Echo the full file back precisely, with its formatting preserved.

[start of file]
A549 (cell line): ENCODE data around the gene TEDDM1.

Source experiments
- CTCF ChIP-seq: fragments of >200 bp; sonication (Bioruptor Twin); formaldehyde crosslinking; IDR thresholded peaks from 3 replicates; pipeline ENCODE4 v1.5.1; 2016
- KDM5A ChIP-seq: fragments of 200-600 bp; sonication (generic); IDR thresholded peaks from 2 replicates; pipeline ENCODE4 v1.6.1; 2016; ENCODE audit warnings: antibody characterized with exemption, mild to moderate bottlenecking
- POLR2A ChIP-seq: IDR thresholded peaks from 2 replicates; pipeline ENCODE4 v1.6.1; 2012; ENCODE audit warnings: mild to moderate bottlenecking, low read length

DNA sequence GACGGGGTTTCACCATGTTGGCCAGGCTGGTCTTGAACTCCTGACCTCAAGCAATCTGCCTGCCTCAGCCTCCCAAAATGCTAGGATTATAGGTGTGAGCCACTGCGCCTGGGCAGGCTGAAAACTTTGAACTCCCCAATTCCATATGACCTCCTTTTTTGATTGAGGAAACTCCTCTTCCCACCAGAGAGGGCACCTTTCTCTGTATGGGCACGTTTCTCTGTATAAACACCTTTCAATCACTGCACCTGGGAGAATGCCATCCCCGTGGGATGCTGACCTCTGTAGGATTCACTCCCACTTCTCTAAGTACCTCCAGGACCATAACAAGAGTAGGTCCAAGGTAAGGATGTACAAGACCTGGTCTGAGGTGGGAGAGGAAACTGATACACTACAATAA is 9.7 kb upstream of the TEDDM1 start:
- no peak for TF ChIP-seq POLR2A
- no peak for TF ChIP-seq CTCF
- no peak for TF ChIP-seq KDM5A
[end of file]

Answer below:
A549 (cell line): ENCODE data around the gene TEDDM1.

Source experiments
- CTCF ChIP-seq: fragments of >200 bp; sonication (Bioruptor Twin); formaldehyde crosslinking; IDR thresholded peaks from 3 replicates; pipeline ENCODE4 v1.5.1; 2016
- KDM5A ChIP-seq: fragments of 200-600 bp; sonication (generic); IDR thresholded peaks from 2 replicates; pipeline ENCODE4 v1.6.1; 2016; ENCODE audit warnings: antibody characterized with exemption, mild to moderate bottlenecking
- POLR2A ChIP-seq: IDR thresholded peaks from 2 replicates; pipeline ENCODE4 v1.6.1; 2012; ENCODE audit warnings: mild to moderate bottlenecking, low read length

DNA sequence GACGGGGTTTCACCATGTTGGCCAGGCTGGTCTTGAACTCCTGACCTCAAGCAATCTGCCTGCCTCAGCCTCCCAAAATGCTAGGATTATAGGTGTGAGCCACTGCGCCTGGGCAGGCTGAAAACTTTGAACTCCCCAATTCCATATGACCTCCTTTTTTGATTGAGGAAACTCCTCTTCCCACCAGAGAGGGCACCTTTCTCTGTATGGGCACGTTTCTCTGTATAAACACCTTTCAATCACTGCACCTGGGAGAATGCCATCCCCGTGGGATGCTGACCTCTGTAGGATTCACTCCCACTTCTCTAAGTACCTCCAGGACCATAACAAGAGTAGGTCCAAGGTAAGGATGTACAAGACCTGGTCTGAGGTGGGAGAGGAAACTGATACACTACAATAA is 9.7 kb upstream of the TEDDM1 start:
- no peak for TF ChIP-seq POLR2A
- no peak for TF ChIP-seq CTCF
- no peak for TF ChIP-seq KDM5A